Borders CEO Faces Uphill Battle to Win Over Investors
Over the next 28 days, Borders reported dismal fourth-quarter earnings, appointed LeBow as CEO of Borders Group, laid off a third round of employees and touted a digital future -- but investors clearly aren't convinced LeBow's arrival signifies good news for the company.
As Bloomberg News reported late Friday, Borders stock ended trading at $1.61 a share, which devalued the 11.1 million shares LeBow bought to become the company's primary stakeholders by nearly 30%. Granted, that's nowhere near as bad as the $1.26 a share the stock dipped to on June 9 -- a likely reaction to LeBow adding CEO to his list of executive positions -- but after a quick rebound to as high as $1.92 on June 14, it's been mostly downhill ever since.
Stock Drop Related to CEO's Background?
Standard & Poor's analyst Michael Souers explained the stock drop to Bloomberg as relating to LeBow's background: "Anytime you get management coming in from sectors that are completely different than what they are currently doing, there is a tendency for investors to second-guess that."
And while that line of thinking is technically correct, that didn't stop investors from driving up Borders' stock price -- once under $1 a share for so long it was nearly de-listed from the New York Stock Exchange -- to more than $3.60 a share at this time last year, when the man in charge was Ron Marshall, who was with a private equity company just after turning around Pathmark, the New York/New Jersey regional supermarket chain.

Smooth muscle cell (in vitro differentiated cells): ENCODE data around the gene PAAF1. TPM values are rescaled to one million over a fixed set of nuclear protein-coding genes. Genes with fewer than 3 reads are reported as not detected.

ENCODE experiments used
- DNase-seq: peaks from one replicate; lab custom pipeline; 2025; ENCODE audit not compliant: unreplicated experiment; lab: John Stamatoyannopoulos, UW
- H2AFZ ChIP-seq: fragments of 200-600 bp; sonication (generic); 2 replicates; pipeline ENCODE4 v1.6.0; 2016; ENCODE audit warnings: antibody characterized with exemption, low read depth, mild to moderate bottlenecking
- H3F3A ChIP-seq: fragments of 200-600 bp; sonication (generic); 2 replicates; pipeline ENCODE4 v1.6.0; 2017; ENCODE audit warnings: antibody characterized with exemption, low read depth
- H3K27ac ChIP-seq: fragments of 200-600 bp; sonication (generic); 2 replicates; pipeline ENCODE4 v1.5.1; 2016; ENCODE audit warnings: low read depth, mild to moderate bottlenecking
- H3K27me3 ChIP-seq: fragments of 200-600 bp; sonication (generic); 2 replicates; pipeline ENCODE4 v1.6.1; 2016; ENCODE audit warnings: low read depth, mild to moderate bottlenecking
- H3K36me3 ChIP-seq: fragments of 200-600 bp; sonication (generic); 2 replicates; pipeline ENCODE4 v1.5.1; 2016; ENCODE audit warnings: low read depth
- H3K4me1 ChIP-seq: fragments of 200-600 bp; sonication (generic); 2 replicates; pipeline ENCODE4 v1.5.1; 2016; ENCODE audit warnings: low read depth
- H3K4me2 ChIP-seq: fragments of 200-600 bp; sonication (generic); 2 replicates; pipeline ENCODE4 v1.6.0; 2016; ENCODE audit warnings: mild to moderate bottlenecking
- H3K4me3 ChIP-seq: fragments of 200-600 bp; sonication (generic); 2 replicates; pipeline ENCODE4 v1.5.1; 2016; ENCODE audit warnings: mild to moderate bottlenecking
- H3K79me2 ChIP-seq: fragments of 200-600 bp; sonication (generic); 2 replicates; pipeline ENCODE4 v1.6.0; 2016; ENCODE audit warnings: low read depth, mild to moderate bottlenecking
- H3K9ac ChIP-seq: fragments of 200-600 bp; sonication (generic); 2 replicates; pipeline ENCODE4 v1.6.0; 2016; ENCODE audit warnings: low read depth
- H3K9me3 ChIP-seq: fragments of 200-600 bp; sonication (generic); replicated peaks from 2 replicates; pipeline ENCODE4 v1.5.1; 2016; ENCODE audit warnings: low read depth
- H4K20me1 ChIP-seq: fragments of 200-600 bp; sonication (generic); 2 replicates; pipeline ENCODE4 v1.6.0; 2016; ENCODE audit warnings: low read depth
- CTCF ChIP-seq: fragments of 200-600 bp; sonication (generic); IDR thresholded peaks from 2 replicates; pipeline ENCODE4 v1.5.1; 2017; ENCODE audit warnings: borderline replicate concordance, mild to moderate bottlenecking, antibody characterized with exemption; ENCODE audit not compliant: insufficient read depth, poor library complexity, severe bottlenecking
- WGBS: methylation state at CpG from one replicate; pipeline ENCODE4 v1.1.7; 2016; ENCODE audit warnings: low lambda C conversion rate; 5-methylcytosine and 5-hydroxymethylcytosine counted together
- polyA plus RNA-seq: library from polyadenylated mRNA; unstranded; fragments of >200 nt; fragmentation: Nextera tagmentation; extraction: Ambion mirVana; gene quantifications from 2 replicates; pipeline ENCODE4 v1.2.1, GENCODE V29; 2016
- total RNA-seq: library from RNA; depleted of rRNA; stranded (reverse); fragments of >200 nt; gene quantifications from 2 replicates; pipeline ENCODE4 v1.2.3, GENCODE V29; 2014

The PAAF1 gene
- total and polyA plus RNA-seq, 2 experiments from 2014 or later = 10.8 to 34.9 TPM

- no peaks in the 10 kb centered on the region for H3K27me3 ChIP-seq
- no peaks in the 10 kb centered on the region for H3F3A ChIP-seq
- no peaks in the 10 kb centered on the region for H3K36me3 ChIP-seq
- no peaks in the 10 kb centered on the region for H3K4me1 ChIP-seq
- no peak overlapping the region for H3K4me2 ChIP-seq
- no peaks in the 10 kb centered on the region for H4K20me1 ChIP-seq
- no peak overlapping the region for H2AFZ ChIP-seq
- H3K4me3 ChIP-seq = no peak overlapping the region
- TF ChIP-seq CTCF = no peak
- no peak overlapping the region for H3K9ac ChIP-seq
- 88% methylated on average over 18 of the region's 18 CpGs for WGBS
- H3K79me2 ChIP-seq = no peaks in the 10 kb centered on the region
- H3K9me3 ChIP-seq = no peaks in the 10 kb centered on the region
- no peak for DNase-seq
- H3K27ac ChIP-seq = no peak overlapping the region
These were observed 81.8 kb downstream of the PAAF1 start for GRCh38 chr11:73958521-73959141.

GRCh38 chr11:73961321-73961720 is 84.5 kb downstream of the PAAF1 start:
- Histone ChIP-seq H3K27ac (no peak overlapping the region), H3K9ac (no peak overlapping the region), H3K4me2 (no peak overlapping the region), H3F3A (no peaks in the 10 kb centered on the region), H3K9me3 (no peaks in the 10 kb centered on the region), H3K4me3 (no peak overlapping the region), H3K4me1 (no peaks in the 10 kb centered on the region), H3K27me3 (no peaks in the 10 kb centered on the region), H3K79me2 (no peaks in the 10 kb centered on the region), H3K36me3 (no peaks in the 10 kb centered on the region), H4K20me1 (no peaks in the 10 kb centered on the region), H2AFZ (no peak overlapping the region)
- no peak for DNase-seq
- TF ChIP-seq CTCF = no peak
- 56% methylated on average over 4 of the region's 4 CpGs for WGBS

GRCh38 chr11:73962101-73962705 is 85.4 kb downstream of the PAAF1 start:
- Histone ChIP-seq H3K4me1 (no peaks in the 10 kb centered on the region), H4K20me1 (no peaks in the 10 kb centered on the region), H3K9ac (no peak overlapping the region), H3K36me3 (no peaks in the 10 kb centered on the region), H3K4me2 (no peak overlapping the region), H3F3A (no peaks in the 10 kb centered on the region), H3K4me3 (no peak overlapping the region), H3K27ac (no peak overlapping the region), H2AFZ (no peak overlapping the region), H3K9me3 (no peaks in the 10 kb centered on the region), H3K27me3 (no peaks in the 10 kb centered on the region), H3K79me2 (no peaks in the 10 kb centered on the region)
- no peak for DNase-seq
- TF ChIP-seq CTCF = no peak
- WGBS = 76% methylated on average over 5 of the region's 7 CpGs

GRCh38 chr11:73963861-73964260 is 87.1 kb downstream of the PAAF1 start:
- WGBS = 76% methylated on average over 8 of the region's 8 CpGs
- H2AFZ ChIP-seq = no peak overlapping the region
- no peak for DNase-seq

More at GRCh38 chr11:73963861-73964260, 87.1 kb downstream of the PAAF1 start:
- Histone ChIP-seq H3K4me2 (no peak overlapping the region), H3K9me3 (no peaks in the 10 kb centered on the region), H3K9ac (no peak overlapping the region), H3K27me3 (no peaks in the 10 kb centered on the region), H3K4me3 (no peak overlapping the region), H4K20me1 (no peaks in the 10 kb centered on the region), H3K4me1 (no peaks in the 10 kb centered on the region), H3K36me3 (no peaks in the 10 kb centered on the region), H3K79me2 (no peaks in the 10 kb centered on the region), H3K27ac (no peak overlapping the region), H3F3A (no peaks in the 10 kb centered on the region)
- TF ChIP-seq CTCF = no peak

Investors are more likely second-guessing LeBow's specific background -- a checkered history of failed hostile takeovers of larger companies, funneling company money for personal use, and many rounds of litigation -- which doesn't exactly inspire confidence of a robust future for Borders. Giving Chief Financial Officer Mark Bierley the added title of chief operating officer won't do much to alter opinions, either.
At this point, barring a miracle or serious trouble at the company's larger competitor, Barnes & Noble (BKS), the stock decline won't reverse itself anytime soon.